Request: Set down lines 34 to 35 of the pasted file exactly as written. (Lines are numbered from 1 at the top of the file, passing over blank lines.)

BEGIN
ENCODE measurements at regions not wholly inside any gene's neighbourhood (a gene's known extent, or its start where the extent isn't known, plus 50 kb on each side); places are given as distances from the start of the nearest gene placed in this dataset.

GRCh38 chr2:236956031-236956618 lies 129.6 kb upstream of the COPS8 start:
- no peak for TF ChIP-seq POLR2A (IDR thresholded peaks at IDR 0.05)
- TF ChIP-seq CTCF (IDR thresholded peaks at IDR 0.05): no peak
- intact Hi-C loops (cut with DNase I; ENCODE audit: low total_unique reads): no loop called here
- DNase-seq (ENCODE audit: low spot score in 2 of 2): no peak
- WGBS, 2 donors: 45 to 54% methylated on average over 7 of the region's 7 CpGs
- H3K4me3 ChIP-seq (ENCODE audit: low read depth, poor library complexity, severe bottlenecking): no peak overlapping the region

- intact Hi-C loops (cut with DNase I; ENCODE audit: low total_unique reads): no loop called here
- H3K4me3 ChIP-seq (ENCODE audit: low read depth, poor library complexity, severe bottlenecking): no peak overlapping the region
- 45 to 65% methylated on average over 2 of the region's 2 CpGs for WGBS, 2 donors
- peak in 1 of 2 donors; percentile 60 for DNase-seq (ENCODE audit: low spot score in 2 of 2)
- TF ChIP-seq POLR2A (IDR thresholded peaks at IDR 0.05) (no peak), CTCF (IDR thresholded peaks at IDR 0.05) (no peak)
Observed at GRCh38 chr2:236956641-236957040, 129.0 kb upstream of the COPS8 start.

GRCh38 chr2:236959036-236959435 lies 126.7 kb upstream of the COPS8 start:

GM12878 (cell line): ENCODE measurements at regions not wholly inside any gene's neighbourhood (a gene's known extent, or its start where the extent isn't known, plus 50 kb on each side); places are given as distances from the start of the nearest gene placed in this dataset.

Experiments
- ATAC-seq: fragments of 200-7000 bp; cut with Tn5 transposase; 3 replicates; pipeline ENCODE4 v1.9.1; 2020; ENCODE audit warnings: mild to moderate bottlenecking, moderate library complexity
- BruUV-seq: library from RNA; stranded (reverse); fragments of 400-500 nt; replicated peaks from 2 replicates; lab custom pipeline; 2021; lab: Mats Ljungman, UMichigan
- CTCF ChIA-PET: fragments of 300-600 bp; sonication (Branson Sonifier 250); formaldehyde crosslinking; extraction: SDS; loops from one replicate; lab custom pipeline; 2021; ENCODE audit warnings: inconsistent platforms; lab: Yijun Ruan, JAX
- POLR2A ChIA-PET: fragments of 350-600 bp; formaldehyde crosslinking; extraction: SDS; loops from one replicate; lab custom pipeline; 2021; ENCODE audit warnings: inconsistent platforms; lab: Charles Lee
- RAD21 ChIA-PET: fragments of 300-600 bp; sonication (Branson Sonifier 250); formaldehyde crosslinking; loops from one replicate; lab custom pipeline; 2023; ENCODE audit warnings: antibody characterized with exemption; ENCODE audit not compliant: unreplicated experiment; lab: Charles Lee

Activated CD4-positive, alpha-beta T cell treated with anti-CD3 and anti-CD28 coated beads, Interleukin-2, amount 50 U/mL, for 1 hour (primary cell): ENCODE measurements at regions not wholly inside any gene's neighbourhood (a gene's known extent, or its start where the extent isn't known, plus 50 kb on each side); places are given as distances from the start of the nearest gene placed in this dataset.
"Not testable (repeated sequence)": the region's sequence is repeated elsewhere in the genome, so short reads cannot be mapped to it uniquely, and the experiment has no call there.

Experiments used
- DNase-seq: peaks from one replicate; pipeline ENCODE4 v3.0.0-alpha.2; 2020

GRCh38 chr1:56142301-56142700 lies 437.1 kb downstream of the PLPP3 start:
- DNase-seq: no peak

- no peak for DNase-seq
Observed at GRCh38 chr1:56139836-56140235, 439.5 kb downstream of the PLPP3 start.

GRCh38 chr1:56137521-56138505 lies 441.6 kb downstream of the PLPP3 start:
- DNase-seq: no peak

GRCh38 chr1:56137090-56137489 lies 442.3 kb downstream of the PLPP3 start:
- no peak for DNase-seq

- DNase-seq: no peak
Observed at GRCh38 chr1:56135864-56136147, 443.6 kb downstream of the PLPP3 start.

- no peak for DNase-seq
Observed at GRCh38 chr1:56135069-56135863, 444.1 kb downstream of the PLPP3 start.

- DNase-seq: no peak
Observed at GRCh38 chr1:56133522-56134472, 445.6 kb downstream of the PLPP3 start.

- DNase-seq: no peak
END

- no peak for DNase-seq

- DNase-seq: no peak